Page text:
Thursday, May 20, 2010

Hannibal, MO.

About 60 miles south of Nauvoo lies Hannibal Missouri. I suppose if one is not a Mark Twain fan, it wouldn't be worth the drive, but to anyone who appreciates his work, it is such a great place to remember the fine works of a great author. He only lived here about 10 years, but the people of Hannibal knew a good thing when they saw it and declared themselves his hometown. This was Mark Twain's desk. It is located in the museum that houses many of the things that belonged to him and his family. There's also a large riverboat steering wheel and a riverboat whistle here. They have Norman Rockwell pictures that he painted to illustrate Tom Sawyer and Huck Finn. There's a stage coach, an ongoing movie of Huck Finn, and a representative cave along with posters depicting the novels of Mark Twain.
This staircase leads to a lighthouse that stands of the top of the hill. It is listed on the National Historic Register. It's 244 stairs to the top and another 244 back down, but we made it. Half way up is a small portion of the original Mark Twain Memorial Bridge built as one of the FDR projects of the 30s. A new bridge has replaced it. When you get to the lighthouse, you have the most spectacular view of the Mississippi River. The light house is no longer in operation, but it stands as a reminder of the many years of service this great river has given to America.

This statue stands at the end of the street where all the boybood memorabilia is located. I think it's so great that they included two of the most notable Twain characters. I caught myself singing some of the songs from the muscial Tom Sawyer.

This is Grant's Drug Store, most probably where Aunt Polly got some of the "remedy" she fed to Tom, who, in turn, fed it to the cat. There is a great Rockwell painting of that incident on the wall behind my vantage point. There was a small tape playing while we were standing there that said most of their medicines were about 75-95% alcohol. No wonder people felt like they needed to keep taking it.

This is Judge Clemens law office and court. When I looked inside, I thought of some of the John Grisham works I have read describing a law office in Mississippi. Judge Clemens never was very successful in his lifetime. In fact, he ended up closing the office "due to the lack of interest".

The haunted house described by Twain in Tom Sawyer. When I was here 10 years ago, you could walk through this wax museum. If you look really hard at the right window, you can see Injun Joe. Now you see the For Sale sign in front. Many of the attractions in Hannibal have been closed because people can't afford to keep them open. In fact, Becky Thatcher's house is in need of several million dollars for rennovaton, so it sits closed.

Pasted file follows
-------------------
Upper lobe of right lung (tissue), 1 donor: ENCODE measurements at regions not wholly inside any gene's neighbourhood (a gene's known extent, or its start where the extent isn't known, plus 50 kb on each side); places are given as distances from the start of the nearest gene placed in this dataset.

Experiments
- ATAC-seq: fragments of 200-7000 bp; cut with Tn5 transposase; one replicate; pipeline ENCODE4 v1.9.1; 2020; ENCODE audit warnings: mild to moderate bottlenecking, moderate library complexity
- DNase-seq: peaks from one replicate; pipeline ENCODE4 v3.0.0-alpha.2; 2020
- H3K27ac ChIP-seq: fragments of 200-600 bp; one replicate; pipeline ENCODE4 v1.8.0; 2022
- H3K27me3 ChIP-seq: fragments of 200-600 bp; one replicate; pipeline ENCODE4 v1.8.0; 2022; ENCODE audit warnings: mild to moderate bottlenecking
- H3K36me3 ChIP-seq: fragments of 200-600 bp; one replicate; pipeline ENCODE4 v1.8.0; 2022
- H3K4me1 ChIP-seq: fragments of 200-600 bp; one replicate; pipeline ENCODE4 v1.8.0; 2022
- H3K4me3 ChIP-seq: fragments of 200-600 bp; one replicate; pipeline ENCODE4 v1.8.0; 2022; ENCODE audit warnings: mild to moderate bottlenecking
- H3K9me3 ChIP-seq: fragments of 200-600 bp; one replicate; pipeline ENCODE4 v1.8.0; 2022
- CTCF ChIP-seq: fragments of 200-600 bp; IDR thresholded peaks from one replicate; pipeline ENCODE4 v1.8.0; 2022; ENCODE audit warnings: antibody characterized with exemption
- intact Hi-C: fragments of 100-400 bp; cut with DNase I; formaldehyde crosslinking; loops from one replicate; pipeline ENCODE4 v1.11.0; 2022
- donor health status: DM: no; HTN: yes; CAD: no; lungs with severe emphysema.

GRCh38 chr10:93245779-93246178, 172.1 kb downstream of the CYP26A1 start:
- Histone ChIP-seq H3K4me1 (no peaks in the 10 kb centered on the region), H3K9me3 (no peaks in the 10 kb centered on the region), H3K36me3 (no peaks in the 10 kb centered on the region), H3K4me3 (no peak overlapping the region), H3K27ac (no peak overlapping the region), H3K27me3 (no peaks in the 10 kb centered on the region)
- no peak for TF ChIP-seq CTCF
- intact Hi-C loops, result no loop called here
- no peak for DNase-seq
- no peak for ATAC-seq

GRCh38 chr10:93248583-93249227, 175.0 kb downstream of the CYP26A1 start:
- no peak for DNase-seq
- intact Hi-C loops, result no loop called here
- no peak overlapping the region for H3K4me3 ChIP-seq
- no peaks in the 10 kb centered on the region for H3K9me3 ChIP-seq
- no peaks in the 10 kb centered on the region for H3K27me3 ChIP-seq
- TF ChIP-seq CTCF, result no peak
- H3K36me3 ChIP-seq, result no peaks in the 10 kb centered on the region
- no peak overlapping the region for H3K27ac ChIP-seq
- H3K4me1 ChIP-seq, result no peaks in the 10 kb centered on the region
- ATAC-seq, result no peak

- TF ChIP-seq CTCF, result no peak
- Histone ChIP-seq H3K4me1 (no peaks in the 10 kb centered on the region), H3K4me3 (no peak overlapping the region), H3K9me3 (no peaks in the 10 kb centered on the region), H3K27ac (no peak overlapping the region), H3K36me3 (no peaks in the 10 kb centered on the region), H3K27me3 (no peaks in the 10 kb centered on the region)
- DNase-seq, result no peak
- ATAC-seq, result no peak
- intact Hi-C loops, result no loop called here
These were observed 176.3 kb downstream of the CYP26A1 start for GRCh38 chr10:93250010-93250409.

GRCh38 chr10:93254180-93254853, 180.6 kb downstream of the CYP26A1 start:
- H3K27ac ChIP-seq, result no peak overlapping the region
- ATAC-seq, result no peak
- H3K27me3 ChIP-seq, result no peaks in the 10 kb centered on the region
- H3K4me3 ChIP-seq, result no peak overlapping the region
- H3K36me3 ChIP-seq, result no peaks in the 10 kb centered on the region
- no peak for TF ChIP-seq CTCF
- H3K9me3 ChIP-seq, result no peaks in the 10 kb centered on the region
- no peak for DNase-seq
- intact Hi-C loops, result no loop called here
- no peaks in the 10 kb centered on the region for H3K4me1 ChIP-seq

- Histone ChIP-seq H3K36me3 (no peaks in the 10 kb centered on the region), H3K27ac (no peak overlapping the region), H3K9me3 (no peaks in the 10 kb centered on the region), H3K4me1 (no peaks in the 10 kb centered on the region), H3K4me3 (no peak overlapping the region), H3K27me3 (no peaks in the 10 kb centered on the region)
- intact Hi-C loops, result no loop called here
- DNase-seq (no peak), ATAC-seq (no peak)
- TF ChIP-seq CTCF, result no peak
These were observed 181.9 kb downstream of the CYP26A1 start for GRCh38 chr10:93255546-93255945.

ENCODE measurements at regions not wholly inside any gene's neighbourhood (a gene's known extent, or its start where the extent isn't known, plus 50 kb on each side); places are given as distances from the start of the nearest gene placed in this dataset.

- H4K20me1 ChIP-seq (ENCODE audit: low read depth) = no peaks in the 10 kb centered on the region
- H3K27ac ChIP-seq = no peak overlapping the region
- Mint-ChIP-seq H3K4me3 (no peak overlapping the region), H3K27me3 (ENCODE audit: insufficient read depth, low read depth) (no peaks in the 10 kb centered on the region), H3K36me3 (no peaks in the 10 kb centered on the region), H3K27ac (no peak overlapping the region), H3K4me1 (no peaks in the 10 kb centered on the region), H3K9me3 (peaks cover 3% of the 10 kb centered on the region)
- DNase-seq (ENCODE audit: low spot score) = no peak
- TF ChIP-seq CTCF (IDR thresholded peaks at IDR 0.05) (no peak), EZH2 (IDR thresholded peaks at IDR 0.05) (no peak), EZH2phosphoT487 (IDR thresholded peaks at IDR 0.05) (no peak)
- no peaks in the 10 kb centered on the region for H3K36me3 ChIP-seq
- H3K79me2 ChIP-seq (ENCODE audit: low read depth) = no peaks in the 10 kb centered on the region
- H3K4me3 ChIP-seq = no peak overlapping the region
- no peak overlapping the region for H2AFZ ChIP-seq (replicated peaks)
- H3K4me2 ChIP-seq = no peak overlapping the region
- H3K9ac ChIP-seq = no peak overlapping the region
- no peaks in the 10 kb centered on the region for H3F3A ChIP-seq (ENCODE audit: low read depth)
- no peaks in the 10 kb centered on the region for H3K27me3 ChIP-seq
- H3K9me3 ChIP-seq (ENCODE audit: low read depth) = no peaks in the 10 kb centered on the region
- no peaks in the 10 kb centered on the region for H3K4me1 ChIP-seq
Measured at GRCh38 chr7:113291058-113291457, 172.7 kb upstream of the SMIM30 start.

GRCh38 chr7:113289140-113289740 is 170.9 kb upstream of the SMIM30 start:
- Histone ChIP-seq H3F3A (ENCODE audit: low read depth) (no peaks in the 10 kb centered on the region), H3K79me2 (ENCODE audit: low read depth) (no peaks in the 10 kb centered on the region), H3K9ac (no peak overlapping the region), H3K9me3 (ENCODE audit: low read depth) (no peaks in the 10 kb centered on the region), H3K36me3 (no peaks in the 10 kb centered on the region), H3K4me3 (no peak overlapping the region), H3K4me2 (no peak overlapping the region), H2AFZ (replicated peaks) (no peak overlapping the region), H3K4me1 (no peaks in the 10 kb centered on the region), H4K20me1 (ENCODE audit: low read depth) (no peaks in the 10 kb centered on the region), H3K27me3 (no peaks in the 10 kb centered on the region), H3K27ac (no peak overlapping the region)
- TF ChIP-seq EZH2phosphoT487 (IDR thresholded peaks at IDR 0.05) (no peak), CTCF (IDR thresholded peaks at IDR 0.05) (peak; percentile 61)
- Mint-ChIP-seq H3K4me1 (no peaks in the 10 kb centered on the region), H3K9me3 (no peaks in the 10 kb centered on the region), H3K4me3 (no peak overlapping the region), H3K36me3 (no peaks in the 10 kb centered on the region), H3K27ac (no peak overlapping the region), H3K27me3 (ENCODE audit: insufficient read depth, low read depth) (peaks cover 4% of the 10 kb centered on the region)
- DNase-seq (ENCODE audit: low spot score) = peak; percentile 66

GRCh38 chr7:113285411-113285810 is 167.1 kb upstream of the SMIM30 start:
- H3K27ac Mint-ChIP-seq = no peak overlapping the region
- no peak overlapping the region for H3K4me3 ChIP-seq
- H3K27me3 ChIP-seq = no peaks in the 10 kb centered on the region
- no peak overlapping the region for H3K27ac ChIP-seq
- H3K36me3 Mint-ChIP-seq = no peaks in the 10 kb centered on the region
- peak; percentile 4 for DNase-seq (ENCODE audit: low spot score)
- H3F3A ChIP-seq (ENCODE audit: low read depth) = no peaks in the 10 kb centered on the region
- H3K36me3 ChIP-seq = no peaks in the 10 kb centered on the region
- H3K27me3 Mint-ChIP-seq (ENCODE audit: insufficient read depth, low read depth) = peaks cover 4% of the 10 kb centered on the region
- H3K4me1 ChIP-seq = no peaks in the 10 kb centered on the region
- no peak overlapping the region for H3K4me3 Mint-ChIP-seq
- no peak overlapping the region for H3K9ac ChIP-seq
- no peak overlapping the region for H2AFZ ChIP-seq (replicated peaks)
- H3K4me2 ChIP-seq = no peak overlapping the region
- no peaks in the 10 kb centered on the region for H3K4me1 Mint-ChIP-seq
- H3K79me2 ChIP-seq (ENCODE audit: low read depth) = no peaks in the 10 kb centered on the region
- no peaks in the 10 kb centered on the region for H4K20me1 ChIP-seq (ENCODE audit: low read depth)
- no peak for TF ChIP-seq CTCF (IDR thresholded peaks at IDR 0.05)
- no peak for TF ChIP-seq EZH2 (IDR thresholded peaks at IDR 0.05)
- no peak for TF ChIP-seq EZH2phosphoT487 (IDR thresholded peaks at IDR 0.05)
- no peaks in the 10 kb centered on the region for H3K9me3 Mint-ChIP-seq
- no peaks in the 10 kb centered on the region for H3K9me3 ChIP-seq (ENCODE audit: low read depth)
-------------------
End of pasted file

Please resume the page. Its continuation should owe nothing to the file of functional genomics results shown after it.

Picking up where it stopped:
In each of the rooms of the boyhood home of Mark Twain, they have a statue of him standing by a quotation from one of his books. This was the library of the home. They have glass keeping you from walking into the rooms and it is all a self-guided tour as you walk through the home. He worked in a printing shop for a while as a boy. I found the comparison to Ben Franklin amazing. Maybe there is something to putting words together literally that helps to make literary genius.

This is the Huck Finn House. He was a real person with another name. His life was pretty much as Mark Twain wrote about it. They were very poor. His mother died, so it was just him and his "pap", and often they had very meager settings on their table. It's a two room home, one where you see each window.

This is a model of a statue that was planned to be built in Hannibal, but it was too expensive. This is just a small part of it,but notice the characters that are included from his books, with Mark Twain and Tom Sawyer in the very center. You'll, of course, recognize the prince and the pauper, Becky Thatcher and Cousin Sid, as well. It really is a remarkable walk down memory lane of some of his most notable books.


sallie789 said...

Very interesting. Thanks!

Bressler Bunch said...

WOW. 244 stairs? I would have had to be carried all the way up! Back down too.